Thursday, June 08, 2006

What does your personal brand cost you?

I've lost count of the times I've heard or read about how the job search is about marketing yourself or building your personal brand. Not that I disagree, mind you.

Kathy Simmons writes that a strong brand can repel as well as attract. An important part of deciding what to do (or be) is deciding what not to do (or be). If your decisions about who you are and what you will do get in the way of certain opportunities, that should mean that those opportunities were somehow wrong for you. If you've done the self-discovery and personal branding homework, your commitment to your plan should close doors—just not the doors you want to open.

The key is for your brand to attract the right people while repelling only those people you wouldn't want to attract. Mike Wagner puts it this way: your brand is in the tension.
Your brand is in the tension between your business brains, your human hearts, and the marketplace realities. That’s not going away anytime soon. Own the tension and you will always own your brand!

Marcus Buckingham on sustained individual success: "Discover what you don't like doing and stop doing it." A high-paid job opening doing what you don't like doing is not an opportunity, despite the sales jargon that is so often applied in the job search. Turning them down early may be the hardest and best thing you can do.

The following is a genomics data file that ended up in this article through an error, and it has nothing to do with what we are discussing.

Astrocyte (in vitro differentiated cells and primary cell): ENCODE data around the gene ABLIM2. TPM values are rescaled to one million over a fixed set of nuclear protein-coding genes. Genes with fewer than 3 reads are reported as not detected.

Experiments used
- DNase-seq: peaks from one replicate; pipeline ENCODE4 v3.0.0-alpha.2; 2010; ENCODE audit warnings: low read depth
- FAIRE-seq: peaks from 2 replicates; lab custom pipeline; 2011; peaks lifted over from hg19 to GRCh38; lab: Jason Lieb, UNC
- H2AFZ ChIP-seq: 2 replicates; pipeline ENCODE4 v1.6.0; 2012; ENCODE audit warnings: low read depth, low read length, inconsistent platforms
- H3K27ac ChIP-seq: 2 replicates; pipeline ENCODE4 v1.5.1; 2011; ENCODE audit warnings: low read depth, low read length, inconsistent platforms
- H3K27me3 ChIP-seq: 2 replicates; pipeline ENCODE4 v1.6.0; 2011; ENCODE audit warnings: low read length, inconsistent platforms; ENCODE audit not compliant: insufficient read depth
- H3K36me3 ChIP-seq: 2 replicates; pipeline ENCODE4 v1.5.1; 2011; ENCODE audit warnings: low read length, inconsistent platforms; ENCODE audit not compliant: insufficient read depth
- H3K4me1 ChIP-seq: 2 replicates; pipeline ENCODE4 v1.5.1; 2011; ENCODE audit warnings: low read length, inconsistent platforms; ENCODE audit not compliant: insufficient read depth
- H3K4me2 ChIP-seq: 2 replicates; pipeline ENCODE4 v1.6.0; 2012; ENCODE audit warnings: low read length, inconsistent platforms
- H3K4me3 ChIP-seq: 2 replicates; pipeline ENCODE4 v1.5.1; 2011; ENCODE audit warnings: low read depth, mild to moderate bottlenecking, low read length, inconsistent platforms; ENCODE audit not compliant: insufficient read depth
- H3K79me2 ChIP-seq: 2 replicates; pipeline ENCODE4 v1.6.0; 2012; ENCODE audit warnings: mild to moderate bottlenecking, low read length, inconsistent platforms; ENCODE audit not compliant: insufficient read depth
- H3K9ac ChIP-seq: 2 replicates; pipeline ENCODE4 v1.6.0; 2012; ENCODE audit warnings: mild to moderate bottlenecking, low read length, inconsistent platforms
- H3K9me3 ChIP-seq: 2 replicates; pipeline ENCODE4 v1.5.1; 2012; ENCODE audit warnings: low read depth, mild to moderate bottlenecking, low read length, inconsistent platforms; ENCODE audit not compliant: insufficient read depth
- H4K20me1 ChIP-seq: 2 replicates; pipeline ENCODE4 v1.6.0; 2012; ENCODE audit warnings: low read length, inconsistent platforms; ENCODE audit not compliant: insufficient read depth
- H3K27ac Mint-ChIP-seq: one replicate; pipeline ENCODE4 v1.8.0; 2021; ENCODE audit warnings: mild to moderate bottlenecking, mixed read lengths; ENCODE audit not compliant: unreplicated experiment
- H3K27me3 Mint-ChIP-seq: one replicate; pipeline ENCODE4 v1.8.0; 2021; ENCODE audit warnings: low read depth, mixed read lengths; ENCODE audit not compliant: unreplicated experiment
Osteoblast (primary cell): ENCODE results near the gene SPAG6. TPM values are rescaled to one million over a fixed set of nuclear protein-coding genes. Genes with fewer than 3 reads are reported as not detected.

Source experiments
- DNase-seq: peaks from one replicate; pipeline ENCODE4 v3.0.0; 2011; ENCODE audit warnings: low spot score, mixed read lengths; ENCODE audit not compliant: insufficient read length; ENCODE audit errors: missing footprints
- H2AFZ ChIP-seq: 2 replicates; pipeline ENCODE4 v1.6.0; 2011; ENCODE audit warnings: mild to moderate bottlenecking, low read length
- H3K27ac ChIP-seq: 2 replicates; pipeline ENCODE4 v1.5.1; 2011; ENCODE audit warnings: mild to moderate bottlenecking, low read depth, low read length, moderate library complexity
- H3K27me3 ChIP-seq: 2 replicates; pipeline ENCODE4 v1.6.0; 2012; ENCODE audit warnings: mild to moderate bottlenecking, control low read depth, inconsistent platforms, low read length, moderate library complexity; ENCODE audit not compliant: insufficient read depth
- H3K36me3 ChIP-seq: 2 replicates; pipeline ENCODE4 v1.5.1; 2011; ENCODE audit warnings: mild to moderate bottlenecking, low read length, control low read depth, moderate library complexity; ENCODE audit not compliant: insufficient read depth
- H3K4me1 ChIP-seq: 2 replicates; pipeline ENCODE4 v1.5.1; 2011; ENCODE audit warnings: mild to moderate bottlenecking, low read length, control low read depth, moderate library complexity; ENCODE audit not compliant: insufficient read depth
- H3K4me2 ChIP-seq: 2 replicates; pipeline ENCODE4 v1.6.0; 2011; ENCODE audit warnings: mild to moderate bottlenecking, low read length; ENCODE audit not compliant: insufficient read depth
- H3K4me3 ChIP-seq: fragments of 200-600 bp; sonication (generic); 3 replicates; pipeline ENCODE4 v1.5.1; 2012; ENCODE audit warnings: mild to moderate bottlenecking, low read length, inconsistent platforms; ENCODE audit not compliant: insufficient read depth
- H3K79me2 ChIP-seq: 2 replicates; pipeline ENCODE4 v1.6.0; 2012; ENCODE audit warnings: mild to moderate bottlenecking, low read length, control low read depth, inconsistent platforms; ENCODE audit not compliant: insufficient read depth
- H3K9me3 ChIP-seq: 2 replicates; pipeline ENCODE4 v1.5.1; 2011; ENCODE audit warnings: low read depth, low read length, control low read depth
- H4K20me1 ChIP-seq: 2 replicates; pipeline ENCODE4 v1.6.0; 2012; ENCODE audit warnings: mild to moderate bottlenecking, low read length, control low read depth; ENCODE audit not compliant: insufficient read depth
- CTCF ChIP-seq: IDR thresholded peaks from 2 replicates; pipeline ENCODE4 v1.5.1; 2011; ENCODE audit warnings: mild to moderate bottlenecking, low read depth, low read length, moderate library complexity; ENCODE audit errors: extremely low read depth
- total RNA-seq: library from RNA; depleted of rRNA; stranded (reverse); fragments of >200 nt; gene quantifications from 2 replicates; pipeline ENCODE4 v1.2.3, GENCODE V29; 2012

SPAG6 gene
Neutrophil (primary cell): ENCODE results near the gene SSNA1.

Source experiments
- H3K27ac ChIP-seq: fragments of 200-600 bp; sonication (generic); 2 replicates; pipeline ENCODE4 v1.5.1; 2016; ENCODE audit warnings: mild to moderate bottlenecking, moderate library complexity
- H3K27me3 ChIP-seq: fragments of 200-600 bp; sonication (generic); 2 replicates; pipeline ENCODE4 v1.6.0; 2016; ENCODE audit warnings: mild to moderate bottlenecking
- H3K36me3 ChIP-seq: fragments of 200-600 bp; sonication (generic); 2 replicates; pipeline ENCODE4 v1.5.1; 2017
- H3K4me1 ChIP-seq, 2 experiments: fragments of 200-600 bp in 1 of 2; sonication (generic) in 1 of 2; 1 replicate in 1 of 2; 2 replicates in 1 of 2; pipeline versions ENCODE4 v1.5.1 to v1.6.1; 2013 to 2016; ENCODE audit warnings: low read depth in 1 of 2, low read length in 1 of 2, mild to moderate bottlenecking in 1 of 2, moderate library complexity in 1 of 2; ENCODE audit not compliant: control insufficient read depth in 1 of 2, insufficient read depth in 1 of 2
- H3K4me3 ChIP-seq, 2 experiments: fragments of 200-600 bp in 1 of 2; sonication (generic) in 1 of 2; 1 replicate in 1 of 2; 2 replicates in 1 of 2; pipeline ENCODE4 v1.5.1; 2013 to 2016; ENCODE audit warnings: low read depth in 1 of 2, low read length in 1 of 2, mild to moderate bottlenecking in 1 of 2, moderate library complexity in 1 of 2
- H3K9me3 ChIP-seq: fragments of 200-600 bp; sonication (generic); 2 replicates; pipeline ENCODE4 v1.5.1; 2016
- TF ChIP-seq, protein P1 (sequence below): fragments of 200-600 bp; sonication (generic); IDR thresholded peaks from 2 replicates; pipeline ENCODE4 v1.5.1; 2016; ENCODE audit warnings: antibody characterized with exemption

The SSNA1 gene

What doors have you closed to make your brand coherent and aligned with what you know about yourself? What have you decided not to do?


At 6/16/2006 10:29 AM, Anonymous Michael Wagner said...

Nathan, good to discover your blog and honored to have you quote me. Much appreciated.

There is always the danger of trying to please everyone. Individuals like business feel like they might be limiting their options by deciding what they don't want to do, as your post wisely points out.

In fact they are losing their career brand by being all things to all people.

Thanks for enlarging the conversation!

At 6/16/2006 10:50 AM, Blogger Nathan Gilliatt said...

Exactly. Limiting your options is part of defining yourself. I like your post for the view of the pain that follows that definition. The pain doesn't mean you've done it wrong, it's just a natural consequence of defining your own boundaries. There's always the temptation to take on something beyond your boundaries, or else the boundaries would be meaningless.


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